In the U.S., users can use it as an alternative to a traditional checking account. You can order a debit card, create a virtual card, send and receive money, and put some money aside in a savings vault.
More recently, Revolut has started to expand beyond payments. In the U.S., it has partnered with Paxos to launch the ability to trade cryptocurrencies in the app. And now, there’s stock trading.
Of course, Revolut users in the U.K. still have access to more features. But it’s interesting to see that Revolut is still releasing new features in the U.S. in order to build a financial super app that works across multiple markets.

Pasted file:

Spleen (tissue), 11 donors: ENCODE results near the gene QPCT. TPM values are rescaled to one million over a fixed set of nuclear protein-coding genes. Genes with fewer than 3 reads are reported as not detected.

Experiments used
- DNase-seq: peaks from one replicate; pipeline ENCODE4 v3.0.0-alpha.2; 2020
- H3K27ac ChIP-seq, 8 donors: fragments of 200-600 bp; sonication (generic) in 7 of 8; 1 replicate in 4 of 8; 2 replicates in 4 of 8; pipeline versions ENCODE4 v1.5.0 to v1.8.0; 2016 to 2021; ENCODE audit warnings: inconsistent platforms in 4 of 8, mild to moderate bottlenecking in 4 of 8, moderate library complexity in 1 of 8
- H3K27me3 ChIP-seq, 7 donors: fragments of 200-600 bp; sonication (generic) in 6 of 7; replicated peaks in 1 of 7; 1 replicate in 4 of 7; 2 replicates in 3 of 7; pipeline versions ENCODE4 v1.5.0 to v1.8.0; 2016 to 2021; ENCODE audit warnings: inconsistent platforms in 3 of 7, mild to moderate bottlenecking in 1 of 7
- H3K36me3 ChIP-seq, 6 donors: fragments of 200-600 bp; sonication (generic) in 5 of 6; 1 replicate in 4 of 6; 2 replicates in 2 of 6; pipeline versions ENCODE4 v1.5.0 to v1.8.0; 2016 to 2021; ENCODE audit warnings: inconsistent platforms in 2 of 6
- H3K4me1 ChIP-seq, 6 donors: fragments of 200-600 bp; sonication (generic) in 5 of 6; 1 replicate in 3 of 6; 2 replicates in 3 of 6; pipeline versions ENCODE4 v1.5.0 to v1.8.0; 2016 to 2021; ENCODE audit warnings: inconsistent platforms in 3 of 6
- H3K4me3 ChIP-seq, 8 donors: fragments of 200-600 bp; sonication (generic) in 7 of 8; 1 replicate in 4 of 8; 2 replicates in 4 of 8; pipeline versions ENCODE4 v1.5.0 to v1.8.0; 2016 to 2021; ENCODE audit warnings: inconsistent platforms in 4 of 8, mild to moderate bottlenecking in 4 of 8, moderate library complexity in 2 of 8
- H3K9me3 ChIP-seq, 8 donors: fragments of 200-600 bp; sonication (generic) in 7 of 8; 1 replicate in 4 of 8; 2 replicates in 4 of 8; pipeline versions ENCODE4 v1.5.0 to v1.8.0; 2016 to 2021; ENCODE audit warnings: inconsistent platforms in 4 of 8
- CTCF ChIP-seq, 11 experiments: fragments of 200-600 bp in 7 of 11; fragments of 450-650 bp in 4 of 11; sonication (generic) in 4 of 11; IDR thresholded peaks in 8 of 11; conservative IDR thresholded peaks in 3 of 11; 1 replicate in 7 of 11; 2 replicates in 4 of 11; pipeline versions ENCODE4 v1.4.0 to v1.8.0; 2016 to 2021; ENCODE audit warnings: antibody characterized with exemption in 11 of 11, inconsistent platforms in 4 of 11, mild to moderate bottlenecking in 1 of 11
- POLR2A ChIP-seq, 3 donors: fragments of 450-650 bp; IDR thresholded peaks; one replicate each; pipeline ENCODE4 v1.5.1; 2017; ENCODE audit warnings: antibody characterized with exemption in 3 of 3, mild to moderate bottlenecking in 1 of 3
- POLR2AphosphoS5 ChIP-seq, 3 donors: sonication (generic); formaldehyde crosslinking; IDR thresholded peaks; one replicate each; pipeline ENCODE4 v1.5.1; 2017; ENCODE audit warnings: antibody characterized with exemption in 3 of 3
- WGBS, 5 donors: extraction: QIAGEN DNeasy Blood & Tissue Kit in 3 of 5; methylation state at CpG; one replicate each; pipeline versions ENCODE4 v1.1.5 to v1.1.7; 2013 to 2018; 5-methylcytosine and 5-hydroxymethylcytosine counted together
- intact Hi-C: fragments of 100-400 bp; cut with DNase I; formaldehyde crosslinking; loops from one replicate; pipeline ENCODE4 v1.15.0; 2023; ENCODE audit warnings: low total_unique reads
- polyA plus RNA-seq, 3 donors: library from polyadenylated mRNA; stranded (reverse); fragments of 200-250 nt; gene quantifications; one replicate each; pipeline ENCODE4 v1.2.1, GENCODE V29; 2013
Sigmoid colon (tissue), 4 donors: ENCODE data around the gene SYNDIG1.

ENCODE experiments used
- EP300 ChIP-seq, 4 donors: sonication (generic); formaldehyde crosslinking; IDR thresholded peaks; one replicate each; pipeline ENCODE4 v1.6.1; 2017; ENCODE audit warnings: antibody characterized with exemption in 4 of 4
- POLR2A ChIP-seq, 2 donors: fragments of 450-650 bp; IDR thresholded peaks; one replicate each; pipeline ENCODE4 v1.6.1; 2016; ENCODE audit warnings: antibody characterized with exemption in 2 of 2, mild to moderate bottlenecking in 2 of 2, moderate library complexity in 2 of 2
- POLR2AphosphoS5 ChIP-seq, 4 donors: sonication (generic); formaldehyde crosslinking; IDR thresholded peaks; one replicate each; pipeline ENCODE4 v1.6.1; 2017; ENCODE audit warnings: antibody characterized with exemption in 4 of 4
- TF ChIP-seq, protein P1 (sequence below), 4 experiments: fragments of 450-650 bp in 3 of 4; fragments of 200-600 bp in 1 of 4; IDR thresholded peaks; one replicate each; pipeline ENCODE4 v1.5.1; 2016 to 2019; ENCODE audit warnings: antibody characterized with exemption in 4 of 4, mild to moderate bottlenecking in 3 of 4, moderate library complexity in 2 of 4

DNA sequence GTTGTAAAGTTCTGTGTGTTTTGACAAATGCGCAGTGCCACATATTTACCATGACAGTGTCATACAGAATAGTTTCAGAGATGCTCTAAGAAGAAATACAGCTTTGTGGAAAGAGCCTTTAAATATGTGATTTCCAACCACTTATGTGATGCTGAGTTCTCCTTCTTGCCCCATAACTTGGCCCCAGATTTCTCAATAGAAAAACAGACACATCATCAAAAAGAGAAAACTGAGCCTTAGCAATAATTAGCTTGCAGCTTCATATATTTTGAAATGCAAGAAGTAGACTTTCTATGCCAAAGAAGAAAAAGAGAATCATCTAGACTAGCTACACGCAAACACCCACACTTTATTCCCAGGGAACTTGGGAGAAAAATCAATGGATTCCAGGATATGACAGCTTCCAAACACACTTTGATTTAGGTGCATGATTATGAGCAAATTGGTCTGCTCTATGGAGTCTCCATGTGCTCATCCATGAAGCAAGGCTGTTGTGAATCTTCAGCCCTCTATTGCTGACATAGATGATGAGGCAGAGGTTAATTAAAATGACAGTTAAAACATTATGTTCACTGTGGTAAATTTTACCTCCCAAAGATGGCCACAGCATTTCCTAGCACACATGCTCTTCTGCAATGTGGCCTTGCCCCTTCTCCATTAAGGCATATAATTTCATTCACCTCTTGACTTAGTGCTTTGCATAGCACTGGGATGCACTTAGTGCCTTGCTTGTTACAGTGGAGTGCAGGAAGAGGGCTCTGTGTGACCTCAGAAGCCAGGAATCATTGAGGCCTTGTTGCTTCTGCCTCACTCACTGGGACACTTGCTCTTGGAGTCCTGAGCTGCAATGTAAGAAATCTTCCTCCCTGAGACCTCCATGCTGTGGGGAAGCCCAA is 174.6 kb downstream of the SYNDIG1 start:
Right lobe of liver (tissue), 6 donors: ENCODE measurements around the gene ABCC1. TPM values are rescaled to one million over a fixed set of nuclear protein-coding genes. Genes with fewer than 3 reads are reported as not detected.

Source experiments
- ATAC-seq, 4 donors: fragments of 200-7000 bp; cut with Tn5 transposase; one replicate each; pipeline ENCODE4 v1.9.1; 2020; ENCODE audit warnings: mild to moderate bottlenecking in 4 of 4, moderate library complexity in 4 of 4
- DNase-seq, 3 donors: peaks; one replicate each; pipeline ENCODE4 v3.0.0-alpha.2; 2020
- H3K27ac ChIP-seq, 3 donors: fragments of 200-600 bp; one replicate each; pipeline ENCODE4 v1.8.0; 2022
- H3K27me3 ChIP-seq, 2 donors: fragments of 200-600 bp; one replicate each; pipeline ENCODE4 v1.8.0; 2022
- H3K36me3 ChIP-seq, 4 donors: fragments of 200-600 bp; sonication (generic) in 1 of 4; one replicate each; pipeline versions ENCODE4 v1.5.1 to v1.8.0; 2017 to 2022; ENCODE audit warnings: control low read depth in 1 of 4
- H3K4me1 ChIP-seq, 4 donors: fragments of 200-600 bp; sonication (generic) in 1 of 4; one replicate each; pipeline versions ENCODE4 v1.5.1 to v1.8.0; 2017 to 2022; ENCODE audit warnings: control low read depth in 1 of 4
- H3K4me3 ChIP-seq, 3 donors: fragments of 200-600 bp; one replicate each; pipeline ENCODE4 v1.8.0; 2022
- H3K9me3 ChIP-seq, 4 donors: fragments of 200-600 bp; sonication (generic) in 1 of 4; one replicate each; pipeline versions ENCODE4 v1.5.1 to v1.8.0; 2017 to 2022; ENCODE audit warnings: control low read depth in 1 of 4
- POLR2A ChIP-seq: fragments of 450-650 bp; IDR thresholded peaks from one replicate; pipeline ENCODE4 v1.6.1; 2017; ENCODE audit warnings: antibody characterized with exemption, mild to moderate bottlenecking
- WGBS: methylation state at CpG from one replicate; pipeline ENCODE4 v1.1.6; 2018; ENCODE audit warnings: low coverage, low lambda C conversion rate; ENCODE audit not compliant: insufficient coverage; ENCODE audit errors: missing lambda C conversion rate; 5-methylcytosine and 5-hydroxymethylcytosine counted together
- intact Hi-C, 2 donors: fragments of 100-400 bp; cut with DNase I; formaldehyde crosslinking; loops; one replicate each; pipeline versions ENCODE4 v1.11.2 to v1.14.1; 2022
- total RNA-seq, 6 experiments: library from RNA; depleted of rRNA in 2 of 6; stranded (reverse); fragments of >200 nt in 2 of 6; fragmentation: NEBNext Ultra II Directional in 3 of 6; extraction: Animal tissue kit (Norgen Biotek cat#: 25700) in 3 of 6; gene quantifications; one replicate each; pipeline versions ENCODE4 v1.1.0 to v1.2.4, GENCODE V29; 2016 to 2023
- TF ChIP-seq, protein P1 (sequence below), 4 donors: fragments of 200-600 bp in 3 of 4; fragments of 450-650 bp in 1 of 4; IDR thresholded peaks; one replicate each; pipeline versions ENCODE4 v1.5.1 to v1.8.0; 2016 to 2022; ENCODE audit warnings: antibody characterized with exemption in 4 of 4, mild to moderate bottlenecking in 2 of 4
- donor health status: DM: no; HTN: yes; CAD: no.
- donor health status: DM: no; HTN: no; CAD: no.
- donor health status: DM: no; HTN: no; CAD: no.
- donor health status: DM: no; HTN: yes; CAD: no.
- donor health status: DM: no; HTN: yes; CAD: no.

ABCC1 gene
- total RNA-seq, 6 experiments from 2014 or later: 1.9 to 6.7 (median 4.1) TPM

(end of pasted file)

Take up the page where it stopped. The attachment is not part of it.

Many consumer fintech companies that started in Europe have ditched plans to enter the U.S. For instance, N26 recently announced that it’ll stop its operations in the U.S. Revolut currently has 18 million customers.
Apple returns to No. 1 as global smartphone shipments grapple with supply chain concerns – TechCrunch
Supply chain issues continue to have a major impact on smartphone manufacturers per newly released figures from analyst firm Canalys — global shipments grew only 1% year over year in the final quarter of 2021. The numbers come on the tail of Q3 reports, which saw an overall drop of 6%, citing similar issues over component supply.
The firm also factors in a resurgence of COVID-19, courtesy of the omicron variant, which has sent a number of locals into shutdown reminiscent of the pandemic’s early days roughly two years ago. Canalys notes that this impact is greatest among the smaller manufacturers in the market, who have had the greatest issues finding new suppliers.